The U.S. Department of Justice says it will now require federal law-enforcement agencies to acquire a warrant for the use of cell-site simulator devices, commonly known as “stingrays.”
“With the issuance of this policy, the Department of Justice reaffirms its commitment to hold itself to the highest standards as it performs its critical work to protect public safety,” Deputy Attorney General Sally Yates said in a statement on Thursday.
“I have serious questions about the exceptions to the warrant requirement that are set forth in this new policy.”
Stingrays are suitcase-size devices that enable law enforcement to track a suspect’s cellphone and work by imitating a cell phone tower. The device, sometimes called an ISMI catcher, is controversial, not only because the government has been reluctant to reveal its use in the past, but because it scoops up vast amounts of information in the process, including the phone metadata of innocent bystanders.
The new policy requires federal agents to obtain a search warrant supported by probable cause before using a stingray, but not in every case. Exigent circumstances may include, according to the DOJ new rules, the need to protect human life, the imminent destruction of evidence, or the pursuit of a fleeing felon.
— Brad Heath (@bradheath) September 3, 2015
“The Department of Justice’s new policies are finally starting to catch up with the rapid advancement of this tracking technology,” Sen. Patrick Leahy (D-Vt.), chairman of the Senate Judiciary Committee, said in a statement. “Today’s announcement is a welcome step forward, and has the potential to bring transparency and consistency to the Department’s use of these tracking devices.”
“However, I have serious questions about the exceptions to the warrant requirement that are set forth in this new policy, and I will press the Department to justify them,” Leahy added.
Earlier this year, aWall Street Journal investigation uncovered a U.S. Marshals program that placed cell-site simulators on small planes—with support from the Central Intelligence Agency—that were being frequently deployed over U.S. cities.
While reportedly searching for fugitives, the devices used by the Marshals would briefly identify large numbers of cellphones belonging to citizens unrelated to the search. The devices also have the potential to cause serious disruptions to a city’s wireless communications.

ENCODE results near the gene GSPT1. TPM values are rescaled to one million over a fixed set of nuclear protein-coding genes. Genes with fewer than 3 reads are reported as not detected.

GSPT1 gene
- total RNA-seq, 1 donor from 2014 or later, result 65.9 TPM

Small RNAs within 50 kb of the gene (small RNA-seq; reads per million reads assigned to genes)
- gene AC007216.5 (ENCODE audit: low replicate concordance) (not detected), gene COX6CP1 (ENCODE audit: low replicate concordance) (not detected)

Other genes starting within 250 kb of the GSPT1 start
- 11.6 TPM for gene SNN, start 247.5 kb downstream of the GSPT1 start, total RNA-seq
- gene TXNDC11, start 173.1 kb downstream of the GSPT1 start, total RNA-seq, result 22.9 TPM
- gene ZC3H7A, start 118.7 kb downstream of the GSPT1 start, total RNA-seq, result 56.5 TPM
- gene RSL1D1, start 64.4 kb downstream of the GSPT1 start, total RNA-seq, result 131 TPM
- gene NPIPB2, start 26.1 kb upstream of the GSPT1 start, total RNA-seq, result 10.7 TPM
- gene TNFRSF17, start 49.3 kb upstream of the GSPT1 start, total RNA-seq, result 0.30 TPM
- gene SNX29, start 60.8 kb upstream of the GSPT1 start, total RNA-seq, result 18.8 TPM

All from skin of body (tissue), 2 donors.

The new DOJ policy does not place any new restrictions on state and local law enforcement that borrow cell-site simulators from federal agencies or pay for them with money from federal grants.
“[T]his policy does not adequately address all concerns,” Nathan Freed Wessler, a staff attorney at the American Civil Liberities Union, said in a statement on Thursday. “Disturbingly, the policy does not apply to other federal agencies or the many state and local police departments that have received federal funds to purchase these devices.”
A USA Today investigation this year uncovered as many as 56 police departments actively using the device. It has been revealed that, due to a nondisclosure agreement with the Federal Bureau of Investigation, police frequently conceal the fact that they use stingrays to track a suspect, in some cases misleading prosecutors and judges.
In Baltimore, public defenders this week said they are preparing to challenge nearly 2,000 criminal cases in which police failed to disclose the use of the cellphone-tracking device while hunting suspects of routine crimes.
A privacy activist filing public records requests on the device was reportedly denied information in late August by the Indiana State Police. The agency cited a possible risk of “agricultural terrorism.”
The ACLU on Thursday called on the DOJ to close the remaining “loopholes,” which allow authorities to use the devices without first obtaining a warrant, and for Congress to pass comprehensive legislation “to ensure that Americans’ privacy is protected from these devices and other location-tracking technologies.”
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